abstract = "Peripheral nerve injury may lead to the formation of a painful neuroma. In patients, palpating the tissue overlying a neuroma evokes paraesthesias/dysaesthesias in the distribution of the injured nerve. Previous animal models of neuropathic pain have focused on the mechanical hyperalgesia and allodynia that develops at a location distant from the site of injury and not on the pain from direct stimulation of the neuroma. We describe a new animal model of neuroma pain in which the neuroma was located in a position that is accessible to mechanical testing and outside of the innervation territory of the injured nerve. This allowed testing of pain in response to mechanical stimulation of the neuroma (which we call neuroma tenderness) independent of pain due to mechanical hyperalgesia. In the tibial neuroma transposition (TNT) model, the posterior tibial nerve was ligated and transected in the foot just proximal to the plantar bifurcation. Using a subcutaneous tunnel, the end of the ligated nerve was positioned just superior to the lateral malleolus. Mechanical stimulation of the neuroma produced a profound withdrawal behavior that could be distinguished from the hyperalgesia that developed on the hind paw. The neuroma tenderness (but not the hyperalgesia) was reversed by local lidocaine injection and by proximal transection of the tibial nerve. Afferents originating from the neuroma exhibited spontaneous activity and responses to mechanical stimulation of the neuroma. The TNT model provides a useful tool to investigate the differential mechanisms underlying the neuroma tenderness and mechanical hyperalgesia associated with neuropathic pain.",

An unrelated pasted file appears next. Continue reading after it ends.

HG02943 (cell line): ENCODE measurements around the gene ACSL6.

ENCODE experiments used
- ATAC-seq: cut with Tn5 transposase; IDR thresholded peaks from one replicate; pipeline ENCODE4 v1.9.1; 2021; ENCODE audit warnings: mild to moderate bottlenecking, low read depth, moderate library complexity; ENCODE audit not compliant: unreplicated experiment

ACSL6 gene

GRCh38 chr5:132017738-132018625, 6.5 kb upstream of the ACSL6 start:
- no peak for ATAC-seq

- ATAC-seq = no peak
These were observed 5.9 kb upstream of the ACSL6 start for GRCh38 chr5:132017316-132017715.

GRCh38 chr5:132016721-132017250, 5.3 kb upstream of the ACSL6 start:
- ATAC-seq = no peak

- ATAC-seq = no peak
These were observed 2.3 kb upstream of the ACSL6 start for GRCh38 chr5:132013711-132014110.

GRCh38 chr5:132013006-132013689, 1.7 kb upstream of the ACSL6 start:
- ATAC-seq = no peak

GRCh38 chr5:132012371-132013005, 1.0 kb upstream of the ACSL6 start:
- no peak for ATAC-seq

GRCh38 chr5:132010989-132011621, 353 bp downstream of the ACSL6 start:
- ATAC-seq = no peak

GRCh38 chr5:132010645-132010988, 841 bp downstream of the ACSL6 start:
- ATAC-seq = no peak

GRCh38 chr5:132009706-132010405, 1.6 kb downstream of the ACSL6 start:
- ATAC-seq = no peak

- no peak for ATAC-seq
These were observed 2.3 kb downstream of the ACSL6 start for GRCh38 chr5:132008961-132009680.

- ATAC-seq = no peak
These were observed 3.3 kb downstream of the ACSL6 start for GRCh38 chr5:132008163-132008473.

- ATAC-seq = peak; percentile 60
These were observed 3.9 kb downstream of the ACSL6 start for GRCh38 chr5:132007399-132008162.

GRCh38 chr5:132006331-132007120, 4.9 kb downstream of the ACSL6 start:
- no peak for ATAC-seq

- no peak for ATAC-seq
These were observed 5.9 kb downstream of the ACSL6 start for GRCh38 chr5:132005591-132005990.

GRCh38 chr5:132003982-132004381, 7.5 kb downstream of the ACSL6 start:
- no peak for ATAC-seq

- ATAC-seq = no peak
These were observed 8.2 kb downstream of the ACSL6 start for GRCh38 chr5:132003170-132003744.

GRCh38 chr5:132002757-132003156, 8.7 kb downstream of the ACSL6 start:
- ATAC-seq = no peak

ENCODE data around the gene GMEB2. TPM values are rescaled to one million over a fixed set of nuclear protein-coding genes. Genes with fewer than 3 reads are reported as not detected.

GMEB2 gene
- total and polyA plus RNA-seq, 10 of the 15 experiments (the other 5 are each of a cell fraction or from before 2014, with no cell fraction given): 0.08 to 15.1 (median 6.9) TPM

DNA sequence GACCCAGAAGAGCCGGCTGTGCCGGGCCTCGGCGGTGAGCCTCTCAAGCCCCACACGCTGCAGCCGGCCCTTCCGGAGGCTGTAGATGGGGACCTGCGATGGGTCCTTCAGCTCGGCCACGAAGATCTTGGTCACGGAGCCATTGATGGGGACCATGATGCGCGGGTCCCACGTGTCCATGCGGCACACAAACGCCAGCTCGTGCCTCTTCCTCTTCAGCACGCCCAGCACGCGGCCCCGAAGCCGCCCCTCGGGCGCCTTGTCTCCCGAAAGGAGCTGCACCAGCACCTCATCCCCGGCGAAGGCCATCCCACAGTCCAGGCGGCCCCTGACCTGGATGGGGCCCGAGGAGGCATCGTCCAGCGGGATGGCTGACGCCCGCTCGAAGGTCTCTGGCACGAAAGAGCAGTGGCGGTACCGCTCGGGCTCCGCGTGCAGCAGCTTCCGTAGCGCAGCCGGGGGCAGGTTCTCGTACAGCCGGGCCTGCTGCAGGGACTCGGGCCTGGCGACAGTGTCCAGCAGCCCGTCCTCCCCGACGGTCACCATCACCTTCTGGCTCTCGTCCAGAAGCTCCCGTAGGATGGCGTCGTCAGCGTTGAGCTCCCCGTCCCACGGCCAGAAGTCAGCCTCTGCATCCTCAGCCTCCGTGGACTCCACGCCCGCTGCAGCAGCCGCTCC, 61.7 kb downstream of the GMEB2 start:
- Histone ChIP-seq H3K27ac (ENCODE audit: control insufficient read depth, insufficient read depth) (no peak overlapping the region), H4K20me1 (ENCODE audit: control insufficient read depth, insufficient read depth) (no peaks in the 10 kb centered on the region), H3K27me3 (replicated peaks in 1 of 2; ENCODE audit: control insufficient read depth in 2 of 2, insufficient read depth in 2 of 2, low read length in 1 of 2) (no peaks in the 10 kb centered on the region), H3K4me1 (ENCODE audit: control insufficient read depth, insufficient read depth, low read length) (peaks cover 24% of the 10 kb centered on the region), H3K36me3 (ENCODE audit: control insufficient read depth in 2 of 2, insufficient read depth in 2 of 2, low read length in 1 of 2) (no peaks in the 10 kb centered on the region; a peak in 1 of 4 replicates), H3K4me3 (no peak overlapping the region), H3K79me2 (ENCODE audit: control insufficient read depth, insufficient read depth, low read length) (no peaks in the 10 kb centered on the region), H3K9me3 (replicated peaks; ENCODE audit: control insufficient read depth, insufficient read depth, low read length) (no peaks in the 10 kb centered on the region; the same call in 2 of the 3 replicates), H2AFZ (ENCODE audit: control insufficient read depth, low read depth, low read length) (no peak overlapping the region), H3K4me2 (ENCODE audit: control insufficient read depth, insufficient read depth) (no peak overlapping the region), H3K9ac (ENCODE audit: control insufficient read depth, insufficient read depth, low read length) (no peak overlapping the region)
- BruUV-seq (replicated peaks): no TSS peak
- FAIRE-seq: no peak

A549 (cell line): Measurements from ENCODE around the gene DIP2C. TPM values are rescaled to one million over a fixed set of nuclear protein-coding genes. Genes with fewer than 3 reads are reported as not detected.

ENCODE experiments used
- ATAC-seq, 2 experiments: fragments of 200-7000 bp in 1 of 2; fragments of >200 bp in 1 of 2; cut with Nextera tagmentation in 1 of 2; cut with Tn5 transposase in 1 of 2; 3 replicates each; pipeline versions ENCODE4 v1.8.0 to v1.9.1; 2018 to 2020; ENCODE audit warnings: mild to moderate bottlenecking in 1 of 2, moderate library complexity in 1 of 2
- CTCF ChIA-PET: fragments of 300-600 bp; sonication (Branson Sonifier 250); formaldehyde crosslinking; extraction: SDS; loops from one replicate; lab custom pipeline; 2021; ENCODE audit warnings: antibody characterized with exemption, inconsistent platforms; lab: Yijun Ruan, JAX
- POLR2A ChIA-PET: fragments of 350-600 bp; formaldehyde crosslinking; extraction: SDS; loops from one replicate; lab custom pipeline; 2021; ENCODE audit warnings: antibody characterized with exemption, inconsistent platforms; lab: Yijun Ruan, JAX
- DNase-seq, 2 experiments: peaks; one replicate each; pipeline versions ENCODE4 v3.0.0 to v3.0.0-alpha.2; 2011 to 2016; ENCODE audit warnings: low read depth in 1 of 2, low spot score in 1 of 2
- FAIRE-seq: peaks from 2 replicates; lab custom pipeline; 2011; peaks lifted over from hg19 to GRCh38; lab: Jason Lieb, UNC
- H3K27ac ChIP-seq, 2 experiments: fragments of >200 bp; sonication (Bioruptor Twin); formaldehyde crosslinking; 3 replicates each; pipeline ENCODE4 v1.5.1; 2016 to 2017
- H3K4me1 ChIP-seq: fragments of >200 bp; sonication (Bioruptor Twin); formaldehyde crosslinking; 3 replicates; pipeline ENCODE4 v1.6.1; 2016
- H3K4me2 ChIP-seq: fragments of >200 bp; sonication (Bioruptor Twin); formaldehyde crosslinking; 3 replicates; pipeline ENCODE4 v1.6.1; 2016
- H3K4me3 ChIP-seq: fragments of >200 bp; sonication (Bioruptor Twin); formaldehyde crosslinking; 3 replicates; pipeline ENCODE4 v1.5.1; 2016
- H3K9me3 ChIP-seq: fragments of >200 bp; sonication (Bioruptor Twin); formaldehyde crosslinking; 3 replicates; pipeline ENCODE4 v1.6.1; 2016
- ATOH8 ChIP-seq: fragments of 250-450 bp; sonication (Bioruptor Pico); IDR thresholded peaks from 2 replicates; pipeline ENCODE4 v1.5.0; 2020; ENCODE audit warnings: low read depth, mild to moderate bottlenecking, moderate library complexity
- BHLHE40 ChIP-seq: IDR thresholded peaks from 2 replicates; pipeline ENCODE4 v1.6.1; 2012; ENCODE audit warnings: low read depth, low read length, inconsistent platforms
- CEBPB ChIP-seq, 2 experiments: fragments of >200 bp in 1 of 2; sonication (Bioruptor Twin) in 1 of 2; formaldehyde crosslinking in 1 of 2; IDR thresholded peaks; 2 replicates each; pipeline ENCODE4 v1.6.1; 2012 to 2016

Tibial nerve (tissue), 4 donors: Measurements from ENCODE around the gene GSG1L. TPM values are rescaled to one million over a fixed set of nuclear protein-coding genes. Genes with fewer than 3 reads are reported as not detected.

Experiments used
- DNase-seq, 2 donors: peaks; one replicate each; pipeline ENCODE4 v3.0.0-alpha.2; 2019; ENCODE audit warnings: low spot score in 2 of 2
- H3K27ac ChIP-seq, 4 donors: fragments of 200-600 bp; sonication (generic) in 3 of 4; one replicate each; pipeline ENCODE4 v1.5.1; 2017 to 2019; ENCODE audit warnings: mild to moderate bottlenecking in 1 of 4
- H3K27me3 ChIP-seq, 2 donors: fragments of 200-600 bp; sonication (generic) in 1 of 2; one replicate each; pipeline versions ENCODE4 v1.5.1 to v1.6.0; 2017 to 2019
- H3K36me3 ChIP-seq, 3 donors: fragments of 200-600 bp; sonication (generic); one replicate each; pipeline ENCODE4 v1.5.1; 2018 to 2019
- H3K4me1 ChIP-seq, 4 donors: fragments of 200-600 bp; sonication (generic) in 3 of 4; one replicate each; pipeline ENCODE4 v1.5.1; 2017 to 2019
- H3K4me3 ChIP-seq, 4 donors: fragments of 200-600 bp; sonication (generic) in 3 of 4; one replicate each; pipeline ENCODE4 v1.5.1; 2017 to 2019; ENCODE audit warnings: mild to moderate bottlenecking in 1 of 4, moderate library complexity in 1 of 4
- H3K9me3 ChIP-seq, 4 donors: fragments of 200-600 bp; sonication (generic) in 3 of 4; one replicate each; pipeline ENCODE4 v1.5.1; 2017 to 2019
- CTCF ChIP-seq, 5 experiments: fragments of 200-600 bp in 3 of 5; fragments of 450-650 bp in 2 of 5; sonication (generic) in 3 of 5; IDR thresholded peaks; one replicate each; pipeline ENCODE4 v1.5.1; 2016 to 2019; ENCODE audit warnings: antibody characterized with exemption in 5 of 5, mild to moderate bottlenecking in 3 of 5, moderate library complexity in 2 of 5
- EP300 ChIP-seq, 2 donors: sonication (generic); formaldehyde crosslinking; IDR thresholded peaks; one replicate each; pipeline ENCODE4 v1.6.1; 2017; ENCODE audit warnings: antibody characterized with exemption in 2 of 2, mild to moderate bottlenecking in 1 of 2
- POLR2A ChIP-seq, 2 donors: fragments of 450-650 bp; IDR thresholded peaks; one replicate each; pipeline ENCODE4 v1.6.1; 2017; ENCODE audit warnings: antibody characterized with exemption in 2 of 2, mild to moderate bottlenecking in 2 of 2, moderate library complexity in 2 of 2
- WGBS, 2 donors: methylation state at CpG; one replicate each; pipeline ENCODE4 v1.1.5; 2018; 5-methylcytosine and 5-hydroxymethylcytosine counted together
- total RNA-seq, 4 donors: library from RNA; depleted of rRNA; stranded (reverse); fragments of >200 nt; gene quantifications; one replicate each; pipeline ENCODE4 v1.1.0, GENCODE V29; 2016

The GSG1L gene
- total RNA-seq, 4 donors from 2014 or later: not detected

keywords = "Allodynia, Central sensitization, Hyperalgesia, Nerve injury, Neurofibroma, Neuroma, Neuropathic pain",
author = "Dorsi, {Michael J.} and Lun Chen and Murinson, {Beth B} and Pogatzki-Zahn, {Esther M.} and Richard Meyer and Belzberg, {Allan J}",
year = "2008",
month = "2",
doi = "10.1016/j.pain.2007.06.030",
language = "English (US)",
volume = "134",
pages = "320--334",
journal = "Pain",
issn = "0304-3959",
publisher = "Elsevier",
number = "3",

}

TY - JOUR

T1 - The tibial neuroma transposition (TNT) model of neuroma pain and hyperalgesia

AU - Dorsi, Michael J.

AU - Chen, Lun

AU - Murinson, Beth B

AU - Pogatzki-Zahn, Esther M.

AU - Meyer, Richard

AU - Belzberg, Allan J

PY - 2008/2

Y1 - 2008/2